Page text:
If you have something like an odd number of eggs, it is easier to halve an egg when the white and yolk are mixed. Mix/whisk the one egg separately and divide it into two (using only the half you need). A kitchen scale works great for this, I bought my digital scale from Loot and it’s basically attached to my hand.
Do you have any baking substitution tips?
Let me start by saying that substituting baking ingredients is not as easy and forgiving as with cooking. Everything is precisely calculated and one small change could affect the final result.
That being said, there are some substitutions you can happily use that will yield more or less the same result.
- Things like chopped nuts, herbs, chocolate chips, and flavourings (essence) are very easily substituted with a different variety/spice and won’t affect the final result.
- If you want to make a chocolate version and need to add cocoa, simply substitute part of the flour with the same amount of cocoa
- Buttermilk, yoghurt, and sour cream are all interchangeable and if you don’t have any at hand you can use milk to make your own Simply add 1 tablespoon vinegar (any type) or lemon juice per cup of milk and let sit for a few minutes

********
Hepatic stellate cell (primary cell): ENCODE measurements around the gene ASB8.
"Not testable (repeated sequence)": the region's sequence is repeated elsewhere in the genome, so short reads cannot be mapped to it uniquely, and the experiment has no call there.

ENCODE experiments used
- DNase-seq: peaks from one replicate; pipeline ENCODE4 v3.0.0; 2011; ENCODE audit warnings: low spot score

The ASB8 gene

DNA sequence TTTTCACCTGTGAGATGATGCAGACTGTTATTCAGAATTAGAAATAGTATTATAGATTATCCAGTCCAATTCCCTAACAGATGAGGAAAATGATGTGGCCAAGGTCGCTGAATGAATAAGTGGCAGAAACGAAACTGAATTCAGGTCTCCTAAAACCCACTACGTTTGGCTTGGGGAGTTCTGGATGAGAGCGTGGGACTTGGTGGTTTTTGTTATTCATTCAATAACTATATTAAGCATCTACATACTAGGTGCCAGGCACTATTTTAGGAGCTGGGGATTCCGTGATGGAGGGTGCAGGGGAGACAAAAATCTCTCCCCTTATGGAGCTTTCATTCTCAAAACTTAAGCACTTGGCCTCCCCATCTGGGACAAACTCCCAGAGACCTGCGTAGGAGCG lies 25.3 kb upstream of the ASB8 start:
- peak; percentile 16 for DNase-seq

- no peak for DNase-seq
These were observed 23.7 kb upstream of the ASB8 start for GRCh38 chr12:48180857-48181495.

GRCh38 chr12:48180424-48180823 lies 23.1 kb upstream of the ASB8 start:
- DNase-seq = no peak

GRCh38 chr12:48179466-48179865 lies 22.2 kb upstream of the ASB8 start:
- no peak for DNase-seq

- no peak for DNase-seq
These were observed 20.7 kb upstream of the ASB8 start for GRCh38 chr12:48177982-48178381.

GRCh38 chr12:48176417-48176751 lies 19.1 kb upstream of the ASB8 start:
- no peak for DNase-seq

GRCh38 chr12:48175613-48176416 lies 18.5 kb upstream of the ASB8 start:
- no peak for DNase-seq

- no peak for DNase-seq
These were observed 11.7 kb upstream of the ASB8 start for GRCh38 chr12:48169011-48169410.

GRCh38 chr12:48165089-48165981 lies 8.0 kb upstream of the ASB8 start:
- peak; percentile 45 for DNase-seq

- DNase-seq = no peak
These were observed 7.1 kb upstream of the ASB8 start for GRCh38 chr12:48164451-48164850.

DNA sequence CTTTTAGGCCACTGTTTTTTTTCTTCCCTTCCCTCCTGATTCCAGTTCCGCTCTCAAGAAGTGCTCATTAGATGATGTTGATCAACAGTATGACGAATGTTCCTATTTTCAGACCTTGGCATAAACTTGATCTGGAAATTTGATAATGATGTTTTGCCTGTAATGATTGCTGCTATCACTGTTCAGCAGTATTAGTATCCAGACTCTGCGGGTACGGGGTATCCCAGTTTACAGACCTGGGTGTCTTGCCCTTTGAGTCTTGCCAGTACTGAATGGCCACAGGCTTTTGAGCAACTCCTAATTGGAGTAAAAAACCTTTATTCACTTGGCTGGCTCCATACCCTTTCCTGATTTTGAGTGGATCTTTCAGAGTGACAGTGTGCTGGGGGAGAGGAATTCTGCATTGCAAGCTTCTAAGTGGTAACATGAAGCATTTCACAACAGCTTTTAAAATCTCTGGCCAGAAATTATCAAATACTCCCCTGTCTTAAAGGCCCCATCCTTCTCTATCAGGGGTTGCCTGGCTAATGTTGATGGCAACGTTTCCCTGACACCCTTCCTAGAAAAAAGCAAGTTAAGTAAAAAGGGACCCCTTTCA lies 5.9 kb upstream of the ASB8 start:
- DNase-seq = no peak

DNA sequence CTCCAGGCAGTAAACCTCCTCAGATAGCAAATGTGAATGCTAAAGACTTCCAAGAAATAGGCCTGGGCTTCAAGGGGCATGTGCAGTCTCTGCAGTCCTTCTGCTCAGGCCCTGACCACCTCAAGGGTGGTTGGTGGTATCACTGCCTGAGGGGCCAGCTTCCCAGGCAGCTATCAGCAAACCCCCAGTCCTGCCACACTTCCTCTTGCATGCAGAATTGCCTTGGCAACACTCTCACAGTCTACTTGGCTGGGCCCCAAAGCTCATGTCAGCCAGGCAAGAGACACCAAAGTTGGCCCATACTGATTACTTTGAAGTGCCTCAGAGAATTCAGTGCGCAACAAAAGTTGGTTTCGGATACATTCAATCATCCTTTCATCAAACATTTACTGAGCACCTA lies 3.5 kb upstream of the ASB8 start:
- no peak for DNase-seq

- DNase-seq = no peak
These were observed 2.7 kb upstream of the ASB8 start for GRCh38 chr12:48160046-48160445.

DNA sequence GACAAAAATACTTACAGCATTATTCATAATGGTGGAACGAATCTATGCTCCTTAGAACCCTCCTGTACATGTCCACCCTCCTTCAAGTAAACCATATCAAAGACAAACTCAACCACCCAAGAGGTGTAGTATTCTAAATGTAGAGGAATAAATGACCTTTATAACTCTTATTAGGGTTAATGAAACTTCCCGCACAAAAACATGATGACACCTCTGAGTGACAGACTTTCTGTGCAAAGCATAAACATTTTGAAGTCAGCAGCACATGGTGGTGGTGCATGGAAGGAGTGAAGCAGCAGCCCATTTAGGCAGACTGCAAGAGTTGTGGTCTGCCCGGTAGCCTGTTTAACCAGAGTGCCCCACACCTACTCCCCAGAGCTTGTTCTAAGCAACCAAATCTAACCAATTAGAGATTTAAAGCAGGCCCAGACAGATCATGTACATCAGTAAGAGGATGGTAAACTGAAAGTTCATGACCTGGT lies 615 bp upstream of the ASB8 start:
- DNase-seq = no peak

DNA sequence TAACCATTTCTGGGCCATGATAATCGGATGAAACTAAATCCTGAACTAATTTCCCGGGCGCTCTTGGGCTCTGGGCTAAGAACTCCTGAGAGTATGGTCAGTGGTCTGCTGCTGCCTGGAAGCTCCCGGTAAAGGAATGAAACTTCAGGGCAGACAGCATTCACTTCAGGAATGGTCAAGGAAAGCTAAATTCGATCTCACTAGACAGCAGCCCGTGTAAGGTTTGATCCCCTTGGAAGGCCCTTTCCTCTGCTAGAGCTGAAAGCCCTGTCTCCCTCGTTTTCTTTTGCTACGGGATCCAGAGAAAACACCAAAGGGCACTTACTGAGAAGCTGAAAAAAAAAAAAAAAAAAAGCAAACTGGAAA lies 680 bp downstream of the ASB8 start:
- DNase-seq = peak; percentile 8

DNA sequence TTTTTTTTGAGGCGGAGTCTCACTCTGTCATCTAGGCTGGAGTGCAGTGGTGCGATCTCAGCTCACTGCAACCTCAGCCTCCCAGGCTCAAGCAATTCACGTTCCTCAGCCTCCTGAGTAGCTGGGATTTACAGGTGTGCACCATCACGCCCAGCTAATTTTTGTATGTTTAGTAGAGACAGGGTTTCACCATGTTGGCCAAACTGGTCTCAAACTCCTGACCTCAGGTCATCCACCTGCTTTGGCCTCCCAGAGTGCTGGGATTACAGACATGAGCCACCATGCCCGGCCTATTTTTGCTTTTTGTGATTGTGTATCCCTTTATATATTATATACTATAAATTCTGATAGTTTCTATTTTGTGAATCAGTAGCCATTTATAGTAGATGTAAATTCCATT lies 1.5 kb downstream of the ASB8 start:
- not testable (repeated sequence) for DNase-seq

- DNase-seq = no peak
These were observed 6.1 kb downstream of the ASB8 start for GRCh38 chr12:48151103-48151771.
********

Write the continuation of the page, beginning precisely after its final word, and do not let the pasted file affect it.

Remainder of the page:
- Milk can be replaced by almond, soy, or coconut milk.
Flour, eggs, sugar, and butter/oil is a bit more tricky and better left alone in recipes, but I do understand that it would be impossible (and not very wallet-friendly) to stock every single ingredient when you’re only baking every now and again, so I’ll explain these in more detail below.
Butter vs Oil
Both are known as fats in baking. Butter is a solid fat whereas Oil is liquid fat.
Butter, in general, produces more flavour and can help baked goods rise especially when the recipe calls for the butter and sugar to be creamed together, which aerates the mixture. Therefore swopping oil for butter could result in a denser texture if the rest of the recipe is followed to the book. But saying this, I much prefer the texture you get from recipes that call for oil in cakes as it results in a super moist and tender bake.
You can substitute the one for the other in almost any baking recipe (cookies, cake, bread) although when it comes to pastries and crusts I’d definitely stick to what the recipe asks for.
Generally, work on a ¾ ratio. So if the recipe calls for 1 cup of butter, you can use ¾ cup oil. When replacing oil with butter, you can melt the butter down and let cool slightly before adding.
Easy conversion chart (cause no one has time for maths when all you want to do is bake)